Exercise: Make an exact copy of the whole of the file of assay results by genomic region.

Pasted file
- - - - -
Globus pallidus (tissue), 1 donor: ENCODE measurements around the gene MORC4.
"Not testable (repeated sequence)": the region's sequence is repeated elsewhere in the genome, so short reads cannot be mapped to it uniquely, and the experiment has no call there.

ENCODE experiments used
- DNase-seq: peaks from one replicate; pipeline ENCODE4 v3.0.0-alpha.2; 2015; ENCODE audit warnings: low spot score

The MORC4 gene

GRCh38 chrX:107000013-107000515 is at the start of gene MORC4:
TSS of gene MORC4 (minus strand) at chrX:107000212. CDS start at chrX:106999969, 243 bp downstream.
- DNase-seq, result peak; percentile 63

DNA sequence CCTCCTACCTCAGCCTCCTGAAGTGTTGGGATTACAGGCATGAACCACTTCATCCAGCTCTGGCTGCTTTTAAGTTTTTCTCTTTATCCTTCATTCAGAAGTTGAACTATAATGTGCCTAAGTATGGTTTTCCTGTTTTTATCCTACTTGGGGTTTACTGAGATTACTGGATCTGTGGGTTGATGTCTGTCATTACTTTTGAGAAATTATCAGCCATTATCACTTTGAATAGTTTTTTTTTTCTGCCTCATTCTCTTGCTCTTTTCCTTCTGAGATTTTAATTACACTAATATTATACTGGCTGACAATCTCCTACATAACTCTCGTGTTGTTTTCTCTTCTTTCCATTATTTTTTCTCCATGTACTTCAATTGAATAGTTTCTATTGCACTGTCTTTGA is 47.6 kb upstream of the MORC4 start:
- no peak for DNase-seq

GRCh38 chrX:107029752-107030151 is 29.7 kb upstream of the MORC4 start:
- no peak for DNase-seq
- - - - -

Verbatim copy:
Globus pallidus (tissue), 1 donor: ENCODE measurements around the gene MORC4.
"Not testable (repeated sequence)": the region's sequence is repeated elsewhere in the genome, so short reads cannot be mapped to it uniquely, and the experiment has no call there.

ENCODE experiments used
- DNase-seq: peaks from one replicate; pipeline ENCODE4 v3.0.0-alpha.2; 2015; ENCODE audit warnings: low spot score

The MORC4 gene

GRCh38 chrX:107000013-107000515 is at the start of gene MORC4:
TSS of gene MORC4 (minus strand) at chrX:107000212. CDS start at chrX:106999969, 243 bp downstream.
- DNase-seq, result peak; percentile 63

DNA sequence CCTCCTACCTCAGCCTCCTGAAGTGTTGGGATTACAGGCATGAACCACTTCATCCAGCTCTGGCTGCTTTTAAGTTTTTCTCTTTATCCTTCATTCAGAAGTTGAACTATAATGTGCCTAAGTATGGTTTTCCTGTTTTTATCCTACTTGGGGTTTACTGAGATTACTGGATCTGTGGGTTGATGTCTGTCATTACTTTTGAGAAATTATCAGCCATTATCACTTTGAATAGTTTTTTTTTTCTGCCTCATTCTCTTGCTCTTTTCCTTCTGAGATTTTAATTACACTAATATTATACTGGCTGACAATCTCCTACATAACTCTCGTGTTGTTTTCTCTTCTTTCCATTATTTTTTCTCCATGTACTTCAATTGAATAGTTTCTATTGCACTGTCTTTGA is 47.6 kb upstream of the MORC4 start:
- no peak for DNase-seq

GRCh38 chrX:107029752-107030151 is 29.7 kb upstream of the MORC4 start:
- no peak for DNase-seq